Blackbored – the disappearing future of technology in learning

According to Red Herring Blog, Blackboard.com is now worth over $.5b. Truly depressing. The best thing that can be said for their product, a course management system for universitities, is that the competition is even worse. Why anyone would want to value a company that sells shoddy software to universities (not known for willingly parting with huge sums for stuff they can either do themselves or get cheaply somewhere else,) is beyond me. Software-as-service is an excellent concept (not that Blackboard compares to salesforce.com, since they license software much as anyone else,) but the business model is shaky in the long term. The last time it was bandied about it was called ASPs, and it didn’t work then either. The reason is simple: Software concepts are copyable, and ideas spread, so prices fall until you no longer make money unless you manage to establish and defend some sort of network externality. For course management systems, the only direct network externality I have been able to find is in plagiarism detection – and even there it is only slight, as the effect of plagiarims is mostly preemptive.
So why don’t I like Blackboard and other course management systems? Here is a list (modified from this talk):

  • All they aim to do is put paper-based courses on-line – without no vision of what teaching should be like beyond Powerpoint slides. They justify this by saying they need to pander to technology virgins – saying that to facilitate learning and increase acceptance they have to use the tired metaphors of “classrooms”, “group areas”, “documents” and other hogwash. Hobgoblins of little minds, I say.
  • They dumb down the user interface for the course creator (and for the student, I should add) to unusability, and justifies this by talking about user-friendliness and how the system can be used by almost anyone with a minimum of training. That is well and good, but it is now 37 years since Smalltalk 67 was invented, with a graphically oriented object browser, and since I manage not one course, but about 10, I would very much like to do that in an interface that allows me to behave like a technologically competent and moderately literate adult, rather than forcing me into dealing with an interface designed for an airline check-in machine catering to moronic, alcohol-marinated charter tourists.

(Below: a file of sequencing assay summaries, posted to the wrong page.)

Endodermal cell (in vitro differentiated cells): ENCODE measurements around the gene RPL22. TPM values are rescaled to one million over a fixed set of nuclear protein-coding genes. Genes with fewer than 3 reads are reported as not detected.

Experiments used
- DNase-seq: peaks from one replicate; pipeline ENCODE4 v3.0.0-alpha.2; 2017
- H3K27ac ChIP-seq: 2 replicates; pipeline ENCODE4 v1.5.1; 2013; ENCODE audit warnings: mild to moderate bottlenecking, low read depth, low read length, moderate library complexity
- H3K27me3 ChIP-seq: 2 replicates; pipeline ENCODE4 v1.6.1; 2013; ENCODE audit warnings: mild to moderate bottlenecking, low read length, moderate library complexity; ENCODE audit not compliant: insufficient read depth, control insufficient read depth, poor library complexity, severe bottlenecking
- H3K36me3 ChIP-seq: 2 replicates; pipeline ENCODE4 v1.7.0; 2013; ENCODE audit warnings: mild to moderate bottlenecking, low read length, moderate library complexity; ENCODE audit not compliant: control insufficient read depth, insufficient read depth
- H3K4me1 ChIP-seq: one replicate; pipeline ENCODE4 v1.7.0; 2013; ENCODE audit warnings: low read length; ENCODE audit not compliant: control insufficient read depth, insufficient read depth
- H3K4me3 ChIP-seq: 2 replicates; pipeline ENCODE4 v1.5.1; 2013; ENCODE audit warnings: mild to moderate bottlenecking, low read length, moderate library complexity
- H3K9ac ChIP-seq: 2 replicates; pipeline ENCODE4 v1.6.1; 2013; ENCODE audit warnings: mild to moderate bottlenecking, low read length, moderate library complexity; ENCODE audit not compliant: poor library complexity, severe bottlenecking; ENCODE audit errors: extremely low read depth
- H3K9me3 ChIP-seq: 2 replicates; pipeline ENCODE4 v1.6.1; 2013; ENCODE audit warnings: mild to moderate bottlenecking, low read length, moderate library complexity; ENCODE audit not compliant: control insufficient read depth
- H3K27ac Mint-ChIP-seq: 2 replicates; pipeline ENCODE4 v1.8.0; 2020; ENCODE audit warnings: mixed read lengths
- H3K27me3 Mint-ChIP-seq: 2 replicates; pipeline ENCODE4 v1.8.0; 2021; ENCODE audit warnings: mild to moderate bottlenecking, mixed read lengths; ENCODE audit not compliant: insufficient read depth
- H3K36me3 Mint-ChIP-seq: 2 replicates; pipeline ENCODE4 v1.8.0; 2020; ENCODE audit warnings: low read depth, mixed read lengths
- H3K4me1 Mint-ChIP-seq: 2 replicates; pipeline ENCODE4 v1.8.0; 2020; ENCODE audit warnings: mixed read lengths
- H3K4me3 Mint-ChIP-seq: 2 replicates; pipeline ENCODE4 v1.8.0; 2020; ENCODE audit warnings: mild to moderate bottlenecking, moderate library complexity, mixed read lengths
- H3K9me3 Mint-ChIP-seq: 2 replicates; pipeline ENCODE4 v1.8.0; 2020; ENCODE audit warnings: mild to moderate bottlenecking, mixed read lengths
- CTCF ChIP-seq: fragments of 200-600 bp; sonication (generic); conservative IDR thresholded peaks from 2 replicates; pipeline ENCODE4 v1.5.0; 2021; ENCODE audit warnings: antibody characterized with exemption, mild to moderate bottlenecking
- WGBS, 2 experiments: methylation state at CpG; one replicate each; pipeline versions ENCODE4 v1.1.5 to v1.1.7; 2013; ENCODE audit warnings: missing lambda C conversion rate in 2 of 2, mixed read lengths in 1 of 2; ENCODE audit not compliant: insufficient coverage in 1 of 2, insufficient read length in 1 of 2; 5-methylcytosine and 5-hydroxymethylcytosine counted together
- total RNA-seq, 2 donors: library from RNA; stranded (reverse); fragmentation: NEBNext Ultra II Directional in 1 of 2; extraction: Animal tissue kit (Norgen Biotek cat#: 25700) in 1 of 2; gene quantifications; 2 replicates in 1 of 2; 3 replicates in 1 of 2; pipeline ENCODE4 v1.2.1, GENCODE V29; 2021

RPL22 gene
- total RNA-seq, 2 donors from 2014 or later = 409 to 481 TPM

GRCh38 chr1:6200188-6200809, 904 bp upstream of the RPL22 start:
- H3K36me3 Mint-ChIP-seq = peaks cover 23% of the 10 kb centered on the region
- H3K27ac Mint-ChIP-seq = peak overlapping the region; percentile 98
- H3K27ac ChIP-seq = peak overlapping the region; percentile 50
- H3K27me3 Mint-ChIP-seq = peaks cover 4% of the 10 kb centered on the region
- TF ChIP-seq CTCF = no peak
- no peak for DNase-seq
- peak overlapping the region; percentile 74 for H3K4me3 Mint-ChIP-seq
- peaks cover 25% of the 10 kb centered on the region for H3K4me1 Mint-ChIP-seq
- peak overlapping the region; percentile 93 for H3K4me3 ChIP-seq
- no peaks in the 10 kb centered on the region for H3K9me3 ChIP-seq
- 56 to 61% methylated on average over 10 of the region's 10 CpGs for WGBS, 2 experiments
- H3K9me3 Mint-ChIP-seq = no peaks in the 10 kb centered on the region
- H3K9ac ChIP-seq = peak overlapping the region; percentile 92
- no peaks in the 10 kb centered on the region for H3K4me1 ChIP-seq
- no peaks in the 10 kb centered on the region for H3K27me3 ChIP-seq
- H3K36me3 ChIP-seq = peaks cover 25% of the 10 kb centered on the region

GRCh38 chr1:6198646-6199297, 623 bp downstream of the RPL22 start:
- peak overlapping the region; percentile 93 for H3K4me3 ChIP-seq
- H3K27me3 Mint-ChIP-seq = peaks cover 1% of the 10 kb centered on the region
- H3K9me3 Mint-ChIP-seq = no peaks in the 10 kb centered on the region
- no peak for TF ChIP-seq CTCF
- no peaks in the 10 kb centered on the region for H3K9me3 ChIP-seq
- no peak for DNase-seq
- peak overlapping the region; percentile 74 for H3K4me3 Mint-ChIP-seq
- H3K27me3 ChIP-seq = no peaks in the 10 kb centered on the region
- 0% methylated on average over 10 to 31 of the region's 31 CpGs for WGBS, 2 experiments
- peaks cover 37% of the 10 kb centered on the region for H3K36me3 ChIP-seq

• They are built on a systems architecture that, while using a relational database, does not let the capabilities of the database show through to the user, thus treating every course as a separate entity with ensuing duplication of content. So I end up with 6 different copies of an article because I have 6 courses, and an updating nightmare

  • They are not built to interface effectively and intuitively with other systems. This is rather odd, given that the data for the one task that justifies a course management system – namely, identity management, that is the linking of student to learning material – comes not from the course management system itself but from student administration systems
  • They arrange everything into courses, not making any allowance for the course creator or creators to have draft areas, repositories of learning modules, conditional access to course material or alternative interfaces to, say, non-students.

In short, Blackboard and its ilk are bad systems, because they do not have the capability in them to drive use of IT in teaching forward. All they do is take half a step, and in doing so, making sure we won’t get further.
This is an area where open source/free systems really ought to shine, where componentization, blogs, wikis and a rolling technological evolution – including, as the report Thwarted Innovation: What Happened to e-learning and Why by Robert Zemsky and William F. Massy says, evolving a dominant design for learning components – is critical. But it won’t come from the commercial providers. We have to do it ourselves. For instance, what if MIT took their OpenCourseWare initiative and created a way for people to specify their courses in the same format, even creating learning components by themselves the same way they do it?
Boy, wouldn’t that be fun…..

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